Not content to remain at home after we had settled back into routine after our East Asian cruise, we acted upon a desire to revisit New Orleans. We had visited New Orleans in April of 2005 just months before Hurricane Katrina struck in August of that same year. April of this year seemed like a good time to recreate our road trip of 2005. We went with friends who had not visited New Orleans before so we did all the requisite to-do items like, eating beignets [donuts] at Café Du Monde, walking the French Quarter, visiting the French Market and riding the street cars on Canal and St. Charles Street.
Being accompanied by two women who wanted to see the mansions in the Garden District gave me the perfect opportunity to sign the whole group up for a free walking tour [free will donation only] to see some of the unique mansions and to see Lafayette Cemetery No. 1. Because the city of New Orleans sits near sea level most of the bodies rest in above ground tombs where they are naturally cremated over the course of a year due to the intense heat. These unique structures and the stories behind them make for an interesting tour.
I quickly spotted the tomb of a Mason due to the use of the fraternity’s unique logo. Upon turning a corner in the cemetery I came upon a Woodmen of the World grave stone. I recognized it because it was one of the earlier stones cut in the shape of a tree stump with two trunks. Seeing it brought back memories of research in Lakeview Cemetery in Sarnia when I tracked a Sarnia, Ontario member of the group who put forward a request to incorporate The Canadian Order of the Woodmen of the World. This organization’s objects were:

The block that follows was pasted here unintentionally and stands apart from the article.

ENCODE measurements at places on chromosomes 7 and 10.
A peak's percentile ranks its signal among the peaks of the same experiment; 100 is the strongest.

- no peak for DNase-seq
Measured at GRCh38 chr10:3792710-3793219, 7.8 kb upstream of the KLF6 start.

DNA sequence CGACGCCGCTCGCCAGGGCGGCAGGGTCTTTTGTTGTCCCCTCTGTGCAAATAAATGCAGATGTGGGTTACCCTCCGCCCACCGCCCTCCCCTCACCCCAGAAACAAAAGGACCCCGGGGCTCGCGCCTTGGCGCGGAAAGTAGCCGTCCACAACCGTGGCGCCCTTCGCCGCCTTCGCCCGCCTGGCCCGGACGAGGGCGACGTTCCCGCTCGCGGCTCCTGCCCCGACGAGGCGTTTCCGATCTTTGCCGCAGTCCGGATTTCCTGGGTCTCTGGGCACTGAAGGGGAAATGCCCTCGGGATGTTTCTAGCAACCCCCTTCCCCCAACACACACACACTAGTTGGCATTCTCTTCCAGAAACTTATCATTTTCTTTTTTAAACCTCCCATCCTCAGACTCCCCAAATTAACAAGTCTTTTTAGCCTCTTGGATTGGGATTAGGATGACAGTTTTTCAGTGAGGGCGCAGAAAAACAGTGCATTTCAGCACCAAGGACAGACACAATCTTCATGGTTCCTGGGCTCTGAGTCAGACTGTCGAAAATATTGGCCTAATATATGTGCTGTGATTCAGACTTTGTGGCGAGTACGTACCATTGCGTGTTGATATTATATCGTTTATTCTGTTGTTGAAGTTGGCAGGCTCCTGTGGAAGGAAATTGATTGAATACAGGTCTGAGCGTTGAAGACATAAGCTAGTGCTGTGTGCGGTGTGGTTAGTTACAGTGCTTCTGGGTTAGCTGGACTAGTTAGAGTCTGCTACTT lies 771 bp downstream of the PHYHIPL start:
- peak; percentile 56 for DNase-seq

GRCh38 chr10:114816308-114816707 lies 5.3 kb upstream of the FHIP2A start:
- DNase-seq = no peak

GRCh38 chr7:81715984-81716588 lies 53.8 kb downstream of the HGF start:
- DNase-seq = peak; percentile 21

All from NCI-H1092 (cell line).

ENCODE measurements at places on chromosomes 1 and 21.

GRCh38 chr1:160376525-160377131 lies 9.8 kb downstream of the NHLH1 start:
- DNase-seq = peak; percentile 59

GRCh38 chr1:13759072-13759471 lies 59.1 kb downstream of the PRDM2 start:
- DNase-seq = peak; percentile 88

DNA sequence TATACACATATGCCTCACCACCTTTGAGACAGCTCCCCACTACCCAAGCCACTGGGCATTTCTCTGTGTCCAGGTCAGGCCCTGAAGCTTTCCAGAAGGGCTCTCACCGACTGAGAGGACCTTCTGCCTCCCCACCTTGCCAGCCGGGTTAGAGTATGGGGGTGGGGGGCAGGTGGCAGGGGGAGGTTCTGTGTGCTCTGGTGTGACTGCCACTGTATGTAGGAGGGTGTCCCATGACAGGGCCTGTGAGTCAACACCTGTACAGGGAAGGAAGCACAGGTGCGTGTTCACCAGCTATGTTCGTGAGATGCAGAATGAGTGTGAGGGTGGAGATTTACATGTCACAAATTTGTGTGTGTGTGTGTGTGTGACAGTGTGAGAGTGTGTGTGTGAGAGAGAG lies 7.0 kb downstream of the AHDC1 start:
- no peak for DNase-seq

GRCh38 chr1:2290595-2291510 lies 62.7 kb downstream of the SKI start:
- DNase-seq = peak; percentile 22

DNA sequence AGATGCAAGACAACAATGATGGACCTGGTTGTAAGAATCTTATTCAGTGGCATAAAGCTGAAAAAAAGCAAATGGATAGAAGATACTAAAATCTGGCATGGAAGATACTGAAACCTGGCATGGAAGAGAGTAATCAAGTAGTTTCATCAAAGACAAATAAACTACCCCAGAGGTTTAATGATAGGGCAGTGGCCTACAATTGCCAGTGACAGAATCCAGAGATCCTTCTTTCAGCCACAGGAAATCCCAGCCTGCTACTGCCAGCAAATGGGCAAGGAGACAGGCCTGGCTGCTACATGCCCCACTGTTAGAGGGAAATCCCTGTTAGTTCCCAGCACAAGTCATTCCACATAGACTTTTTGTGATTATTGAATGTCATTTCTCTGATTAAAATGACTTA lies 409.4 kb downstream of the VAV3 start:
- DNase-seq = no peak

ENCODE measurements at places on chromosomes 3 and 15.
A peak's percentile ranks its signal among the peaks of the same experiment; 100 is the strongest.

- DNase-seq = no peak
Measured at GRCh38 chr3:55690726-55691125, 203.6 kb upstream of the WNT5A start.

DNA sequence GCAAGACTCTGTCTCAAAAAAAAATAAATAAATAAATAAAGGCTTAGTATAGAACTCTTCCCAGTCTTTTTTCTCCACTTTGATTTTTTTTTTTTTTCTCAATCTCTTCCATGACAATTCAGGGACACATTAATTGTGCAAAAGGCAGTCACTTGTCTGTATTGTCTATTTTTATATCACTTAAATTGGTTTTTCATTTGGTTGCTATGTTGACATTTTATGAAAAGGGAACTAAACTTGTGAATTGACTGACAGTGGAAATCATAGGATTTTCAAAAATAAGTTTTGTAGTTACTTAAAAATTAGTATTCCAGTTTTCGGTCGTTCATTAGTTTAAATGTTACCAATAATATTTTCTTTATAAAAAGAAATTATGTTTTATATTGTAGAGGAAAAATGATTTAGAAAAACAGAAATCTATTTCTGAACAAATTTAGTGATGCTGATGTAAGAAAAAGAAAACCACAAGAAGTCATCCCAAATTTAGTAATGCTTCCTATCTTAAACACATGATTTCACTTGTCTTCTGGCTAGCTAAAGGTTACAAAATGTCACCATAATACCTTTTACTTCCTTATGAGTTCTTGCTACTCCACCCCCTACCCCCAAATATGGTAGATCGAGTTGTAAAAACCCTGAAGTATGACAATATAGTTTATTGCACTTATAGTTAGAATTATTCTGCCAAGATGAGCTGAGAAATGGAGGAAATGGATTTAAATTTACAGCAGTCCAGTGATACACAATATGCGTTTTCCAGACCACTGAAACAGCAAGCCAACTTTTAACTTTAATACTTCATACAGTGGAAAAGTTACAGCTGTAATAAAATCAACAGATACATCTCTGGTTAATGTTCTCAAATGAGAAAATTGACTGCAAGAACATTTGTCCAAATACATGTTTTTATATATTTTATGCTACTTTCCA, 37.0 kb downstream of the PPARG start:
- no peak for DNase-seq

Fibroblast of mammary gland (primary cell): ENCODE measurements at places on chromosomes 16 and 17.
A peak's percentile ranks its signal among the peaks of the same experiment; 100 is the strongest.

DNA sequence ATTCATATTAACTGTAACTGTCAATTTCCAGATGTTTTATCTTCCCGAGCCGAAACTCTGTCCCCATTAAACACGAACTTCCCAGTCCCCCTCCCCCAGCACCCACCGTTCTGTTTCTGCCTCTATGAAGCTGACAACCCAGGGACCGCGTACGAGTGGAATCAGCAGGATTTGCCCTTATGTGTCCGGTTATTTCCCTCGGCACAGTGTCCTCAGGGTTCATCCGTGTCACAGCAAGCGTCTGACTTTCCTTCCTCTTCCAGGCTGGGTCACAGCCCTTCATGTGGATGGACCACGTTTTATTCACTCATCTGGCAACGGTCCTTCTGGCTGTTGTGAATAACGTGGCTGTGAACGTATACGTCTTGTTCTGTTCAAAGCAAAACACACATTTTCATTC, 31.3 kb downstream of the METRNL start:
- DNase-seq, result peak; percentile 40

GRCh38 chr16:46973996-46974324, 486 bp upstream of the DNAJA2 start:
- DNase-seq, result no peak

To unite its members in social and fraternal bonds;
To collect and distribute charitable donations;
To make with its own members contracts for insurance in sums not exceeding three thousand dollars, payable on the death of the assured;
To erect a monument over the grave of each deceased member.1
The above image of Arthur B. Telfer’s cemetery stone at Lakeview Cemetery, Sarnia, Ontario, although not as noticeable as the tree stump stones does have an engraved tree trunk image in keeping with the tradition.
So what does this have to do with your genealogical research? Adding details to your family history about the fraternal organizations to which your ancestor belonged or about the special images carved into his/her stone can add colour to your family tree or narrative. With luck you might find an application form for an ancestor who joined a fraternal organization. Perhaps he/she rose through the ranks of the organization thus giving you more to add to the story.
I have found some obituaries which listed the fraternities and organizations to which the deceased belonged. A little research on the Internet can provide some background about these organizations.
A good source of information about fraternal organizations is the article by Fraser Dunford, The Amateur Genealogist: Fraternal and Benevolent Societies, in Families, Vol. 57, No. 1, February 2018, pp. 12-16. Members of Ontario Ancestors [The Ontario Genealogical Society] have access to this issue via the Members Corner of our website. Non-members may be able to find this issue on the shelf of a library which has an Ontario Ancestors membership or which holds the library of one of our Branches.
Heritage Manitoba published A Guide to Funerary Art in Manitoba which can be downloaded as a pdf at this link.
Three other websites that could be of help in deciphering images on headstone can be found at:
Forest Home Cemetery Overview
Happy cemetery “hopping”.
Ontario Ancestors [The Ontario Genealogical Society] © 2019
1. By-laws of the Canadian Order of the Woodmen of the World (Strathroy, Ontario: Evans Brothers, Publishers, 1907), p. i., downloaded from https://archive.org/details/cihm_78299 23 April 2019.